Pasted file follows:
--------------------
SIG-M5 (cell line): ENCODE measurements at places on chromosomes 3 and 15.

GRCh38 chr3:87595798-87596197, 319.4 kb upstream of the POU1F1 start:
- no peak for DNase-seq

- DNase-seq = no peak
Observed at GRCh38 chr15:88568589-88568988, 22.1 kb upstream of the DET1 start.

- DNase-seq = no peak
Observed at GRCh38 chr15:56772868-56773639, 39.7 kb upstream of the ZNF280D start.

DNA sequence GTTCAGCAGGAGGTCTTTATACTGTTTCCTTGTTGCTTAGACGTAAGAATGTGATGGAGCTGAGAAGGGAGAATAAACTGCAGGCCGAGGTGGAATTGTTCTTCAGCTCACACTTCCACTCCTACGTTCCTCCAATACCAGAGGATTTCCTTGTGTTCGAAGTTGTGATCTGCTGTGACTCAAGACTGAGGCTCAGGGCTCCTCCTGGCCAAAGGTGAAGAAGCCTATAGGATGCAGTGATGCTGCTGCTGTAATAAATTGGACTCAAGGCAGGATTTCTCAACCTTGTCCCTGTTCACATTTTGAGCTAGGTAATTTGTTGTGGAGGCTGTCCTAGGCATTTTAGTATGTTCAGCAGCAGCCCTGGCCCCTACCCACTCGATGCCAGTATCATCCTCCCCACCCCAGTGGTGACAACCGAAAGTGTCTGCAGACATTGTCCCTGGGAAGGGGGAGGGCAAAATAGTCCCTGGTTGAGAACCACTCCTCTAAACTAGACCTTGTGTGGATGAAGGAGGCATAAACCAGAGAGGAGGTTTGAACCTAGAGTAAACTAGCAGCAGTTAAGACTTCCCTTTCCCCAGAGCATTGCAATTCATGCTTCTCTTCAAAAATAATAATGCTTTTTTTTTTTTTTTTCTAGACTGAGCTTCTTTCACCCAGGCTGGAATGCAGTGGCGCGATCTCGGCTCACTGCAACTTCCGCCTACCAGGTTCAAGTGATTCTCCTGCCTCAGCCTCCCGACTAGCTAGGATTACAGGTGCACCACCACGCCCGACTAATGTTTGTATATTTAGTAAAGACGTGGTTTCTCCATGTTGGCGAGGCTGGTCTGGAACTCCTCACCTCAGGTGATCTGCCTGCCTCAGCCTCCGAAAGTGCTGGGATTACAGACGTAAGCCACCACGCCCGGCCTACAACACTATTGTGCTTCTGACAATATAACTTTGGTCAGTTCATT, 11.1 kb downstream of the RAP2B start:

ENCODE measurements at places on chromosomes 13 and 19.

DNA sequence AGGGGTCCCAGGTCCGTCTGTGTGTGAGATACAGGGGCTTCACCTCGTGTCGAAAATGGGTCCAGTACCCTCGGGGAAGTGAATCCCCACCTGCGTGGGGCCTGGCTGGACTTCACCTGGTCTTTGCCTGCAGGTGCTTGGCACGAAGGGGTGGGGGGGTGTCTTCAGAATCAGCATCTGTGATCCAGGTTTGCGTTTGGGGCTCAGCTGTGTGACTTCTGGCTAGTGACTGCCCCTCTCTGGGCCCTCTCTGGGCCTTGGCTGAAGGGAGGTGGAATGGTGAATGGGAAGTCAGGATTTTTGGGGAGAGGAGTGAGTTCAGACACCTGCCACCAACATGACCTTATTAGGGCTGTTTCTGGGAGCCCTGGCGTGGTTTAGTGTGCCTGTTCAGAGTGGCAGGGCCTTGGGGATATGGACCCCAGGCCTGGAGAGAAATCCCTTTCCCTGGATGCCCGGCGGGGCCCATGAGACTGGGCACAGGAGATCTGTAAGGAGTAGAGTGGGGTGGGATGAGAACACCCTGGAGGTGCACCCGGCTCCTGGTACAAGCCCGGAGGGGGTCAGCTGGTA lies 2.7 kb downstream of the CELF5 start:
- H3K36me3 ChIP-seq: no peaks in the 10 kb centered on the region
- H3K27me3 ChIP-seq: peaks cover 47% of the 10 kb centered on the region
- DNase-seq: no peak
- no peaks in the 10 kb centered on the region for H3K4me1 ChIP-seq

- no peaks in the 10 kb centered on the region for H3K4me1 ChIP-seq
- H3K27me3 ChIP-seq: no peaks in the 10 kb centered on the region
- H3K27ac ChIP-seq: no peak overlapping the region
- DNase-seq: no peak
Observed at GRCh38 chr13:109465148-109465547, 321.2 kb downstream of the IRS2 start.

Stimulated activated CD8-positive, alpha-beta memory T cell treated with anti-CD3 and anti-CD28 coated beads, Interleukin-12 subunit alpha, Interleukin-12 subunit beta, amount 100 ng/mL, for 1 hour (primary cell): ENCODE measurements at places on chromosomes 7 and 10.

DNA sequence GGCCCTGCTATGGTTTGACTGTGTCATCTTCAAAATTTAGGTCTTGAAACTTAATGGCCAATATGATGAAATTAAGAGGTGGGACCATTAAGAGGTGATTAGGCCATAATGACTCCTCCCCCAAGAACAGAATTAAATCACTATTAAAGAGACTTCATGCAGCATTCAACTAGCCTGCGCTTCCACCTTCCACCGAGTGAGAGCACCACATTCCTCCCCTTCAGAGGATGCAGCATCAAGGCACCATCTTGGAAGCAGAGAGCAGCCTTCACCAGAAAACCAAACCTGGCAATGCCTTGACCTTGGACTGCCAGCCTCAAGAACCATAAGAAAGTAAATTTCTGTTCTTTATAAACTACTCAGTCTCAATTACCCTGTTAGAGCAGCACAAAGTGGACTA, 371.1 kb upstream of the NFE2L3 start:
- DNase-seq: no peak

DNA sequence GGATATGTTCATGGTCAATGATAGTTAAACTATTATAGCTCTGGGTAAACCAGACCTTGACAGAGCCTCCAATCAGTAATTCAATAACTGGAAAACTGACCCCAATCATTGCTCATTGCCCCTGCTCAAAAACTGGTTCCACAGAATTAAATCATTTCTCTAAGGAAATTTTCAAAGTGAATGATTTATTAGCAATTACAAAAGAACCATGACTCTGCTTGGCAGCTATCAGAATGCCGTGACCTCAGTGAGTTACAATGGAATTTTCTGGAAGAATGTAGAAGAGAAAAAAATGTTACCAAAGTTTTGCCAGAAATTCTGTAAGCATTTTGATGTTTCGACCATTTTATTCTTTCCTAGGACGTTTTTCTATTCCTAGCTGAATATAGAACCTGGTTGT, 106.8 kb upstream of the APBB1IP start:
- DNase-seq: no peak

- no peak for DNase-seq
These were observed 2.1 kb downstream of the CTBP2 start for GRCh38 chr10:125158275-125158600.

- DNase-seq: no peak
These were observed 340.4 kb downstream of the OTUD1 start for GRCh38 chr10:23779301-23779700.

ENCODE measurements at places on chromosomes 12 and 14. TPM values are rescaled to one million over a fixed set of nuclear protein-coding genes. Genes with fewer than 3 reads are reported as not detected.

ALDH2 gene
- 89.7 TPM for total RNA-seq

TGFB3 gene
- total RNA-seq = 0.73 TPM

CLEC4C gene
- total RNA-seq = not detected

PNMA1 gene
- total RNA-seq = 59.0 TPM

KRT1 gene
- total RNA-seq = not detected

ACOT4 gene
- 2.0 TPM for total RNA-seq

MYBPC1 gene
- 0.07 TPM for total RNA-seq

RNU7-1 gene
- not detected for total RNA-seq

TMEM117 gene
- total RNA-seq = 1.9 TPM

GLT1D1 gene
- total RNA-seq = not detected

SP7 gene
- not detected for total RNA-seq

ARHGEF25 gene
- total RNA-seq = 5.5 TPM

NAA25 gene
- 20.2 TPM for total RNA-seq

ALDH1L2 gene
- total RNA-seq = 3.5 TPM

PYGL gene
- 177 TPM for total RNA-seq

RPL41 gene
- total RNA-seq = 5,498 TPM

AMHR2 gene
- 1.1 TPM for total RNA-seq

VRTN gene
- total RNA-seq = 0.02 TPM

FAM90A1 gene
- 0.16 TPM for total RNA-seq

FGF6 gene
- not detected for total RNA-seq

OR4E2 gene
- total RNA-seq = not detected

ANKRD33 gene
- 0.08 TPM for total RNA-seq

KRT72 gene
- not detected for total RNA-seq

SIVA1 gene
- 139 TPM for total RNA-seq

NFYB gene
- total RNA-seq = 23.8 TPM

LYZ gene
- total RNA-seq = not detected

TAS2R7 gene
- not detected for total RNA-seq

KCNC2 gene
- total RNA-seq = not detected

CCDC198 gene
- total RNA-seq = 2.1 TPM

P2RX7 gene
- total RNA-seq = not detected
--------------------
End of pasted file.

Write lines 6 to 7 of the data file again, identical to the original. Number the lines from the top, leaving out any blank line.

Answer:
- DNase-seq = no peak
Observed at GRCh38 chr15:56772868-56773639, 39.7 kb upstream of the ZNF280D start.